Weird, newly theorized “eggshell planets” may possess ultra-thin outer layers with ultra-smooth surfaces unlike those seen in any world to date, a new study reports.
Astronomers may have already detected at least three eggshell planets, the scientists noted.
In the past 25 years or so, astronomers have confirmed the existence of more than 4,500 exoplanets, worlds orbiting other stars. Many of these worlds are not like any of the planets in the solar system. For example, so-called “hot Jupiters” are gas giants that orbit closer to their host stars than Mercury does to the sun.
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In the new study, the researchers wanted to investigate what might be possible in terms of a planet’s crackable outer layer, known as the fragile lithosphere. They modeled the different characteristics of a rocky planet and its Star could influence the thickness of its fragile lithosphere.
The new models predicted that worlds small, old, or far from their star would likely have thick, rigid outer layers. However, under the right circumstances, exoplanets could possess a fragile lithosphere only a few kilometers thick – so-called eggshell planets.
The extremely thin, fragile lithospheres of eggshell planets may not prove to be stiff enough to support high-altitude mountains, leading to relatively smooth surfaces. In addition, their outer layers may not prove to be strong enough to produce the dense and strong plaques necessary for tectonic plates, which causes continental drift and the formation of mountains on Earth.
“I like the idea that there are big rocky worlds with surfaces that can look completely different from what we’re used to because of these particular combinations of size, surface temperature, and age,” he said. said lead author of the study, Paul Byrne, a scientist in planet science at the University of Washington in St. Louis, told Space.com. “The possible types of planets are considerably beyond what we see in the solar system.”
The absence of plate tectonics suggests that eggshell planets may not prove to be habitable for life as we know it. Among other things, plate tectonics help ensure that the minerals that draw carbon from their air get trapped inside the Earth. As such, plate tectonics help control atmospheric levels of carbon dioxide, a gas that warms the planet, which helps prevent a planet from experiencing the kind of runaway. Greenhouse effect who dedicated Venus to a climate of hell.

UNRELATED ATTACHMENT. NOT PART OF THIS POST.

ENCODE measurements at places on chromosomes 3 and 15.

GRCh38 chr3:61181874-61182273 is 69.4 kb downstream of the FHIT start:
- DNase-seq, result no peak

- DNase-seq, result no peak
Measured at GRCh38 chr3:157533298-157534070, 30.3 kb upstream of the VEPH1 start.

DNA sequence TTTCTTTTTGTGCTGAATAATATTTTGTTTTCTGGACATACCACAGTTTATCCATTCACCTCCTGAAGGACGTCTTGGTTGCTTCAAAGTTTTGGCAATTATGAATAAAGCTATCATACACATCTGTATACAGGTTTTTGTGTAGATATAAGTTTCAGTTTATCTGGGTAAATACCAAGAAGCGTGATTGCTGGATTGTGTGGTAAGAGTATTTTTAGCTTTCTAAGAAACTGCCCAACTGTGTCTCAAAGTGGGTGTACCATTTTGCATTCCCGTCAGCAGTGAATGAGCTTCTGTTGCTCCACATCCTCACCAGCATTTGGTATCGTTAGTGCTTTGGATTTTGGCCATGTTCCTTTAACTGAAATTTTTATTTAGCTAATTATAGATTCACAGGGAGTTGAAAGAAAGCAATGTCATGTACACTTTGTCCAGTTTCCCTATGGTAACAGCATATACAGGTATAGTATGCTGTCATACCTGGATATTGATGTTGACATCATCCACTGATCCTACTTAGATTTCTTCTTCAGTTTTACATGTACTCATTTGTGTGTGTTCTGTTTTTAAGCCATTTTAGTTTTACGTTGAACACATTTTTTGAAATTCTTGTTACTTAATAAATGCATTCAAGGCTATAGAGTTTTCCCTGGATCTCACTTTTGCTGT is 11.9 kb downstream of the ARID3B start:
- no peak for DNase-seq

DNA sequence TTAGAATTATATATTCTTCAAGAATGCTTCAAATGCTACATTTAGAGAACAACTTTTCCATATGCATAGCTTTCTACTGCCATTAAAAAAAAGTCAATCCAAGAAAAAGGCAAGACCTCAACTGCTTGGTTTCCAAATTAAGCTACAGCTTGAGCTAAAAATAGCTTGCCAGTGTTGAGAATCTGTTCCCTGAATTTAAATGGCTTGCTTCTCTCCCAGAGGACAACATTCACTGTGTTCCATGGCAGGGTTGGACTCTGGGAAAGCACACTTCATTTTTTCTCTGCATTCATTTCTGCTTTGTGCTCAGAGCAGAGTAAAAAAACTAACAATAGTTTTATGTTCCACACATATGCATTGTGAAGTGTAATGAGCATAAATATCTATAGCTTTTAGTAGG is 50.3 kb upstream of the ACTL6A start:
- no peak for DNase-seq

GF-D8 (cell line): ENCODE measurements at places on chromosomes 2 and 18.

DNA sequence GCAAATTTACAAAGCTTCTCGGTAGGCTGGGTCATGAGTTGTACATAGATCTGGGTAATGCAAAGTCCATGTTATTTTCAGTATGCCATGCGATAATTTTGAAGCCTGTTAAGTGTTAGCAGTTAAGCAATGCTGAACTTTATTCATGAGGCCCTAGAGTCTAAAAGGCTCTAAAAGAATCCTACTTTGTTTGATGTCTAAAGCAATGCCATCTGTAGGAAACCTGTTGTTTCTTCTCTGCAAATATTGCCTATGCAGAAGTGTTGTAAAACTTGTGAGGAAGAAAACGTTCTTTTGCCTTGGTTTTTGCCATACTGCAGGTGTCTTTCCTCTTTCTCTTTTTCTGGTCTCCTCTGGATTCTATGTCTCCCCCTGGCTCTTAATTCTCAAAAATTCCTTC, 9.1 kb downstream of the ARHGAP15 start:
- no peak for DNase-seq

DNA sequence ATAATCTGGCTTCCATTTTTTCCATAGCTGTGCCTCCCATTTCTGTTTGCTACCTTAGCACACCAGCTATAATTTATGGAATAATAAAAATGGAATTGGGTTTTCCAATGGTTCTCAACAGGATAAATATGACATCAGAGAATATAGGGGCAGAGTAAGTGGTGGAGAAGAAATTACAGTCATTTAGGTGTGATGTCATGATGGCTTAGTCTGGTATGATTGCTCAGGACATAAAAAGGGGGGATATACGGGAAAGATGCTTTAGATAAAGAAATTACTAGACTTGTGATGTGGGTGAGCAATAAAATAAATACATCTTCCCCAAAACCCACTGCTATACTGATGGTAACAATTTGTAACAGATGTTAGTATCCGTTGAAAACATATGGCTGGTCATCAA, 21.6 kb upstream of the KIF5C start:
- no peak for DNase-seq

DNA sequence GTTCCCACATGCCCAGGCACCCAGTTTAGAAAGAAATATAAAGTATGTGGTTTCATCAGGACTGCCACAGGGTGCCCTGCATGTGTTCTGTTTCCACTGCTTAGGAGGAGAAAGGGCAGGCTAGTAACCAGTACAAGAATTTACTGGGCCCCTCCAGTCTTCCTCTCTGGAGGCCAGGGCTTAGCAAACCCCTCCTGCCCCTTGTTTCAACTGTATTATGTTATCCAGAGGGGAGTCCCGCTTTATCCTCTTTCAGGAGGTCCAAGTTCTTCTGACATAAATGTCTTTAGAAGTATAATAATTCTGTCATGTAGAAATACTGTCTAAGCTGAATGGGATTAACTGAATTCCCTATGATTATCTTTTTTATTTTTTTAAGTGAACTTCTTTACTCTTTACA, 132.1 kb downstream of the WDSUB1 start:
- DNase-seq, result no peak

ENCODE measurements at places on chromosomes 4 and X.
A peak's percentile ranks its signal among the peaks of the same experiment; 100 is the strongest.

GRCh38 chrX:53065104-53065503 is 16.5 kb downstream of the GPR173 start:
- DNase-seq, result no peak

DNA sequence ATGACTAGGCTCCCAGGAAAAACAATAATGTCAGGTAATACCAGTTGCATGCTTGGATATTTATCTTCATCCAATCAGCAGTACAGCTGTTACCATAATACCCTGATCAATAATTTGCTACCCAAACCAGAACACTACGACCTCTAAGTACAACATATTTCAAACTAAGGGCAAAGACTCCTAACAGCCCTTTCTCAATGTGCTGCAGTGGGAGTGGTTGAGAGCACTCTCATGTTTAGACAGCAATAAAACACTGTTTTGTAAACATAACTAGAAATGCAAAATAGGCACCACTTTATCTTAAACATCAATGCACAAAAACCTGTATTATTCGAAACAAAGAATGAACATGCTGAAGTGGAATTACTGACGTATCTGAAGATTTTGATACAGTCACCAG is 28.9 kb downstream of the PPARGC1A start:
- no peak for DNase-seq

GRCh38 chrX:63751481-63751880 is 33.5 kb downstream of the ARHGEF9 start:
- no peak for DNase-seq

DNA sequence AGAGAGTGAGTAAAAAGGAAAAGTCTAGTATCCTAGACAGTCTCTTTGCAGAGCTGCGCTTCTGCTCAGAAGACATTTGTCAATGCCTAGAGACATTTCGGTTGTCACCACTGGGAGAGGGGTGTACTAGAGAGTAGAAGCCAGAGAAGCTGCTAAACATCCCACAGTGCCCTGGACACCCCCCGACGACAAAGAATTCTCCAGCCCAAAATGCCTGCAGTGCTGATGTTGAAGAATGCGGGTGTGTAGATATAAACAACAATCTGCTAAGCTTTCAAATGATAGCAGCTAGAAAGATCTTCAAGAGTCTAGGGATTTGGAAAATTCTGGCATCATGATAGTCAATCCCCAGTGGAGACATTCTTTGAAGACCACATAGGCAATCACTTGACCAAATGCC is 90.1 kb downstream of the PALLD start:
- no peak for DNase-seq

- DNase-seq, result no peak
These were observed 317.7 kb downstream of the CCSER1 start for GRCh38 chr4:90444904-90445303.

“Plate tectonics help regulate the temperature of the Earth, which in turn helps it maintain relatively comfortable temperatures on the surface,” Byrne said. “We don’t know if plate tectonics is a necessity for a world to be considered habitable, but it certainly helps.”
The agitation of the magma in the mantle layer below the surface of the eggshell planets could cause some kind of deformation. âPlaces where the mantle comes up might stretch the top surface and places where mantle sinks might push parts of the crust together,â Byrne said. “But the style, the appearance, of this surface deformation probably wouldn’t resemble tectonic plates as we know them on Earth.”
Previous astronomical studies have detected at least three exoplanets that could be eggshell planets, Byrne said. Although scientists are far from directly imagining the surfaces of these eggshell planets, he noted that they could resemble the plains on Venus, which contain large expanses of lava but have little high relief, as the lithosphere is thin there due to scorching surface temperatures.
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It’s still unclear what effects major disturbances could have on eggshell planets, such as giant cosmic impacts, or the type of gravitational pull from a nearby body like a moon that drives tides to Earth.
“Our results suggest that anything that is capable of applying stress to this outer shell over long periods of time, such as tides, would not result in the types of structures we know of on other bodies in the solar system,” like fractures – think of from Europe broken and brittle icy shell, âByrne said, referring to Jupiter’s potentially habitable moon.
“Events such as impacts can generate fractures and topography, because at very short timescales even normally ductile rock will break apart, but over geological time our prediction is that any resulting topography will eventually disappear at as the rock flows to level again, âByrne added. . âWhether tides, impacts or other forces can generate sustained tectonic activity remains to be determined, but I guess not. “
Planned and future telescopes could help analyze exoplanets to see if they are eggshell worlds.
âWhat we have presented here is essentially a how-to guide or how-to manual,â Byrne said in a press release. “If you have a planet of a given size, a given distance from its star and a given mass, then with our results you can make estimates for a variety of other characteristics – including whether it may have plate tectonics. “
Scientists detailed their findings online Oct. 20 in the Journal of Geophysical Research: Planets.